“We take great pride in our 30-plus years of participation in the Space Shuttle Program,” said Charlie Precourt, Vice President and General Manager of Orbital ATK’s Propulsion Systems Division. “We’re pleased and honored that we can contribute hardware to this amazing exhibit at the California Science Center.”
By Patrick Lynch NASA’s Goddard Space Flight Center
Piers Sellers, who passed away on Dec. 23 more than a year after learning he had pancreatic cancer, leaves behind a dynamic legacy at NASA.
As an astronaut he helped build the International Space Station. As a manager he helped lead hundreds of scientists. And as a public figure he was an inspiration to many for his optimistic take on humanity’s ability to confront Earth’s changing climate.
But his most lasting contributions will be in the field where he began his career: science.
President Elect Donald Trump has appointed six new members to the NASA transition team, including Steve Cook, who formerly managed the agency’s Ares program, and retired astronaut Sandra Magnus.
Steve Cook, acting president of Dynetics Technical Services in Huntsville, Ala., led NASA’s Ares program from July 2005 to August 2009. The program included the Ares I and Ares V heavy-lift vehicle and the Orion crew spacecraft for deep-space exploration.
The Obama Administration canceled the programs. However, Congress resurrected the Ares V as the Space Launch System and kept the Orion program in place.
At Dynetics, Cook has been involved in support Aerojet Rocketdyne’s development of the AR-1 engine. He also supported the company’s work on Stratolaunch Systems’ aircraft, which is designed to air launch satellite boosters.
The following is a statement from NASA Administrator Charles Bolden on the passing of Sen. John Glenn:
“Today, the first American to orbit the Earth, NASA astronaut and Ohio Senator John Glenn, passed away. We mourn this tremendous loss for our nation and the world. As one of NASA’s original Mercury 7 astronauts, Glenn’s riveting flight aboard Friendship 7 on Feb. 20, 1962, united our nation, launched America to the forefront of the space race, and secured for him a unique place in the annals of history.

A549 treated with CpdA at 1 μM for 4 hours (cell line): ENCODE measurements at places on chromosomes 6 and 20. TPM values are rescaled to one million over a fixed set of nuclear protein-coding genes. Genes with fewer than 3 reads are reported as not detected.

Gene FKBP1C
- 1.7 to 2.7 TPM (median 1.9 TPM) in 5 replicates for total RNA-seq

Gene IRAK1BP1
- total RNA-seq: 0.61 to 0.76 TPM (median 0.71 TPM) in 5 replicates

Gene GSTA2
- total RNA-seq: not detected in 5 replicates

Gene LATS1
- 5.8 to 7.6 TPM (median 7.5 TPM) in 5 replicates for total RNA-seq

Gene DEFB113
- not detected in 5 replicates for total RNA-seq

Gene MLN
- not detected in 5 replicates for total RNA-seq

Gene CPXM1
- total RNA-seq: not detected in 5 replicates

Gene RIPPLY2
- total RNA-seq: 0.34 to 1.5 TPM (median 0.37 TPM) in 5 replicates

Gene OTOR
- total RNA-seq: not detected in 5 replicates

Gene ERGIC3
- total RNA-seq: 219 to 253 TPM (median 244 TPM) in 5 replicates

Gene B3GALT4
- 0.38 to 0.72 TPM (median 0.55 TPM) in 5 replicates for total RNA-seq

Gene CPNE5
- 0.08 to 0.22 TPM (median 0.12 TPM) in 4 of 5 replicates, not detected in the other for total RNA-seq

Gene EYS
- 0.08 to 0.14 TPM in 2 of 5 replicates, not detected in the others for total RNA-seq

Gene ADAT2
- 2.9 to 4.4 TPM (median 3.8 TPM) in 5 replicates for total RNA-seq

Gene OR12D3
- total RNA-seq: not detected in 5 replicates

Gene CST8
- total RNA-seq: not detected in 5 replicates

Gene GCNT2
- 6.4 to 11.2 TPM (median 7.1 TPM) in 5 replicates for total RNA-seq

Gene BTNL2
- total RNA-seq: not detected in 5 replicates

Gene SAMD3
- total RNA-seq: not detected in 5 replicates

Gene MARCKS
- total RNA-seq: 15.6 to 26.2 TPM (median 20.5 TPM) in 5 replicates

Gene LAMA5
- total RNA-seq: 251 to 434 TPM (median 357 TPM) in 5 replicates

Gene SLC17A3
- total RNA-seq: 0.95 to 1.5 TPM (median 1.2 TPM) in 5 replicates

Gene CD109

“While that first orbit was the experience of a lifetime, Glenn, who also had flown combat missions in both World War II and the Korean War as a Marine aviator, continued to serve his country as a four-term Senator from Ohio, as a trusted statesman, and an educator. In 1998, at the age of 77, he became the oldest human to venture into space as a crew member on the Discovery space shuttle — once again advancing our understanding of living and working in space.
“He earned many honors for both his military and public service achievements. In 2012, President Obama awarded him the Presidential Medal of Freedom, the highest civilian honor the country can bestow, and he also received the Congressional Gold Medal.
“Glenn’s extraordinary courage, intellect, patriotism and humanity were the hallmarks of a life of greatness. His missions have helped make possible everything our space program has since achieved and the human missions to an asteroid and Mars that we are striving toward now.
“With all his accomplishments, he was always focused on the young people of today, who would soon lead the world. ‘The most important thing we can do is inspire young minds and advance the kind of science, math and technology education that will help youngsters take us to the next phase of space travel,’ he said. ‘To me, there is no greater calling … If I can inspire young people to dedicate themselves to the good of mankind, I’ve accomplished something.’
“Senator Glenn’s legacy is one of risk and accomplishment, of history created and duty to country carried out under great pressure with the whole world watching. The entire NASA Family will be forever grateful for his outstanding service, commitment and friendship. Personally, I shall miss him greatly. As a fellow Marine and aviator, he was a mentor, role model and, most importantly, a dear friend. My prayers go out to his lovely and devoted wife, Annie, and the entire Glenn family at this time of their great loss.”
For more information about Glenn’s NASA career, and his agency biography, visit:
Sad to report that former NASA astronaut John Glenn, who became the first American to fly into orbit in 1962, has passed away in an Ohio hospital. He was 95 years old.
In addition to flying Friendship 7 in the Project Mercury, Glenn became the oldest person to travel into space when he joined the STS-95 space shuttle crew on a nearly 9-day orbital mission in 1998.